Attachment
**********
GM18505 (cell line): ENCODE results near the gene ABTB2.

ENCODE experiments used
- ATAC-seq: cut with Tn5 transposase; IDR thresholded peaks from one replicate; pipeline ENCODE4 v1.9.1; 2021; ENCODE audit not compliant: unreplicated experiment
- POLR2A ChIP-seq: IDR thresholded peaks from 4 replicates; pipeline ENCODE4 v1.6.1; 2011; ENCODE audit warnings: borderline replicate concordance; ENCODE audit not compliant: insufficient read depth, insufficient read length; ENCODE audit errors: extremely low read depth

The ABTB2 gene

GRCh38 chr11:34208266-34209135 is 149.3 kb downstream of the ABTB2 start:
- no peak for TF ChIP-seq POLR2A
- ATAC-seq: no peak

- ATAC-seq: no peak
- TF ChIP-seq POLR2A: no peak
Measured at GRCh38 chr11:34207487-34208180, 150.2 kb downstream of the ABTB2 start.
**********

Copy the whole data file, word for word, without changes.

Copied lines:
GM18505 (cell line): ENCODE results near the gene ABTB2.

ENCODE experiments used
- ATAC-seq: cut with Tn5 transposase; IDR thresholded peaks from one replicate; pipeline ENCODE4 v1.9.1; 2021; ENCODE audit not compliant: unreplicated experiment
- POLR2A ChIP-seq: IDR thresholded peaks from 4 replicates; pipeline ENCODE4 v1.6.1; 2011; ENCODE audit warnings: borderline replicate concordance; ENCODE audit not compliant: insufficient read depth, insufficient read length; ENCODE audit errors: extremely low read depth

The ABTB2 gene

GRCh38 chr11:34208266-34209135 is 149.3 kb downstream of the ABTB2 start:
- no peak for TF ChIP-seq POLR2A
- ATAC-seq: no peak

- ATAC-seq: no peak
- TF ChIP-seq POLR2A: no peak
Measured at GRCh38 chr11:34207487-34208180, 150.2 kb downstream of the ABTB2 start.